What you need to know
- The Competition Commission of India began a full antitrust investigation into Google starting in mid-April.
- After the EU case which fined Google $5 billion, it sets a good precedent for the case in India.
- The investigation is believed to last a year with Google execs expected to be summoned by the CCI soon.
Google is in legal trouble again, this time in India with the Competition Commission of India, which has begun an antitrust investigation against the company.
According to two sources talking with Reuters, the CCI began looking into Google for abusing its power as the most popular mobile operating system and blocking rivals in India beginning in February.
By mid-April, sources confirmed it was decided there was enough evidence to launch a full investigation, although this information was never made public and the CCI has not responded to requests for comments. However, inside sources say the probe will last about a year, and that Google executives would likely be summoned to appear before the CCI in the coming months.
After a similar case in Europe where Google faced fines of €4.3 billion (around $5 billion USD), the CCI has a strong precedence for its case.
The EU case centered around Google requiring manufacturers that used the Android operating system to install Google Search and its Chrome browser for access to the Play Store, thereby giving Google an unfair advantage. Google has appealed the decision but has also agreed to allow Android users in Europe the ability to choose a different browser or search engine.
The amount of the fine the CCI could impose upon Google at this time is unclear. However, it has the power to impose a penalty of up to 10% from the last three financial years from the revenue of the products in question.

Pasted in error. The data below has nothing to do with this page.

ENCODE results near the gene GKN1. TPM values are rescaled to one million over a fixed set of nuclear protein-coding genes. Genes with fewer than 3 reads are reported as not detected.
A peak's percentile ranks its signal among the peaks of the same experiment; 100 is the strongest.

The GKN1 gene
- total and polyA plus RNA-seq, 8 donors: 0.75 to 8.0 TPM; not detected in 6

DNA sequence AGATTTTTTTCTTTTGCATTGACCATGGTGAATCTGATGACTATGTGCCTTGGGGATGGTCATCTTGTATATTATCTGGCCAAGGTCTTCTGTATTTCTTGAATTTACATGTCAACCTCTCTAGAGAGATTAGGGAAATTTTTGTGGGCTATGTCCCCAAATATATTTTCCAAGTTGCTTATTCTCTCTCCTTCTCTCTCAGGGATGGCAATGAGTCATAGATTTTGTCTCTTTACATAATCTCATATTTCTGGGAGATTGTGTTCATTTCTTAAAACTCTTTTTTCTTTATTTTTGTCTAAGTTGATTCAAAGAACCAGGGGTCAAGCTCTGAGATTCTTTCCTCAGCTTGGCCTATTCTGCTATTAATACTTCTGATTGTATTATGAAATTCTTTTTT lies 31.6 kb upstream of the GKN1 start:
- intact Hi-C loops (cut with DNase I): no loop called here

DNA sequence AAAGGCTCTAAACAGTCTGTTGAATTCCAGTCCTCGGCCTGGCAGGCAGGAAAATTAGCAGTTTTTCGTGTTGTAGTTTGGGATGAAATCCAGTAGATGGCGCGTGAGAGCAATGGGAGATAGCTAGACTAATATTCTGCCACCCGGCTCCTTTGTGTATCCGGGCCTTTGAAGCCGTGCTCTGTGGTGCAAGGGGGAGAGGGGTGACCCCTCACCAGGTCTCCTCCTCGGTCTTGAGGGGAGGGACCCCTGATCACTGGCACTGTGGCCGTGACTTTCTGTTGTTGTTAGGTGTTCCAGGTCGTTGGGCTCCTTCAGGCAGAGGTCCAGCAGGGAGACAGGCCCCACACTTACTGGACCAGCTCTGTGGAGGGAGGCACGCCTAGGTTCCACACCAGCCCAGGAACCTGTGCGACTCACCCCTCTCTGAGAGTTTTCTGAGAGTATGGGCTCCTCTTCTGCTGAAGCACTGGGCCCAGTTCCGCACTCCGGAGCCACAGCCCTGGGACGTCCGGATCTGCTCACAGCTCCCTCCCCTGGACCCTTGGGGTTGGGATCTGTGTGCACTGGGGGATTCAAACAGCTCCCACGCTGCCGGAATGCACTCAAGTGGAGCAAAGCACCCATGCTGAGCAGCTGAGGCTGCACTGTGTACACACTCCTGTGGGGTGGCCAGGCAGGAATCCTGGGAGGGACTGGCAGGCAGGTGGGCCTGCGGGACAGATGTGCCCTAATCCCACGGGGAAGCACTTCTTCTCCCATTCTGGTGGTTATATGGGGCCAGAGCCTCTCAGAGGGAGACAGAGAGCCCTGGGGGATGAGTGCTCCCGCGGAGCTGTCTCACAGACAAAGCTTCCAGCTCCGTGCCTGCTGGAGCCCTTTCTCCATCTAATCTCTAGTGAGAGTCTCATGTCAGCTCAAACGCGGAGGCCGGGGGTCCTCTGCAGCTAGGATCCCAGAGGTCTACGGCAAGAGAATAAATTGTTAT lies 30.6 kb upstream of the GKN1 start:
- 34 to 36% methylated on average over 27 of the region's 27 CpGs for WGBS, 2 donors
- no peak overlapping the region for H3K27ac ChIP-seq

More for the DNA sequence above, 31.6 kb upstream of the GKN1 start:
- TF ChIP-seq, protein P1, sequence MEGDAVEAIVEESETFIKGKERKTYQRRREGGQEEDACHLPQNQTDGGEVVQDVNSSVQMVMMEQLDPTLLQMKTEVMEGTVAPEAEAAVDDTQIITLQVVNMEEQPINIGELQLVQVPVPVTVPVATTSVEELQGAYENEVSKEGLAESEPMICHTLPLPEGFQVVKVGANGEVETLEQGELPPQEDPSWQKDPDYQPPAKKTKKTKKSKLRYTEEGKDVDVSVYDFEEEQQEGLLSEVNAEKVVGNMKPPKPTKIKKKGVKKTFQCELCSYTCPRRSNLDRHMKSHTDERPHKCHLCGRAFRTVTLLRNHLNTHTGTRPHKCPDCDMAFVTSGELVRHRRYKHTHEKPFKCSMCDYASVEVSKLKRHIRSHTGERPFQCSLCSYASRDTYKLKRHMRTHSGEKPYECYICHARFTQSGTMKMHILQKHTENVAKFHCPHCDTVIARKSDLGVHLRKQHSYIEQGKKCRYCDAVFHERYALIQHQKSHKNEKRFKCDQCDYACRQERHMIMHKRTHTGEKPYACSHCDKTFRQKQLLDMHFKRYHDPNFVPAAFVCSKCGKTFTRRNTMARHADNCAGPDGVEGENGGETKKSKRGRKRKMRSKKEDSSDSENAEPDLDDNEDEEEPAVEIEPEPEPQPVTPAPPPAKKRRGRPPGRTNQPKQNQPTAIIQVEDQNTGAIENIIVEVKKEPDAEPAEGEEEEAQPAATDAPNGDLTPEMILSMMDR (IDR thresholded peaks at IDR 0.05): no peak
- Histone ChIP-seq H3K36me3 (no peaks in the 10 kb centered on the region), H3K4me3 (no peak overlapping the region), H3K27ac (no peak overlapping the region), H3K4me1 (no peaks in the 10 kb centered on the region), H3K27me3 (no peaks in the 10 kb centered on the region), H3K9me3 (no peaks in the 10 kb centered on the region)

In this case, that could refer to Google's search engine and web browser, which it does not share its earnings for.
According to Gautam Shahi, a New Delhi-based antitrust lawyer,
They can either change their conduct in India voluntarily or let CCI investigate. Voluntary change in conduct may have an impact on the quantum of penalty, if it's imposed.
This isn't the first time Google has run afoul of the CCI. Last year, it imposed a fine of 1.36 billion rupees ($19.46 million USD) against Google for search bias. The CCI also discovered that Google had been giving its commercial flight search function prominent position in search results. Google has since appealed that order, citing it would damage its reputation.
Android is used on 88 percent of the world's smartphones, and according to Counterpoint Research estimates, it will be on 99 percent of the smartphones sold in India this year.
A Google spokesperson said by making mobile devices more affordable, Android has given millions of Indians the ability to connect to the internet. Furthermore, Google will work with the CCI "to demonstrate how Android has led to more competition and innovation, not less."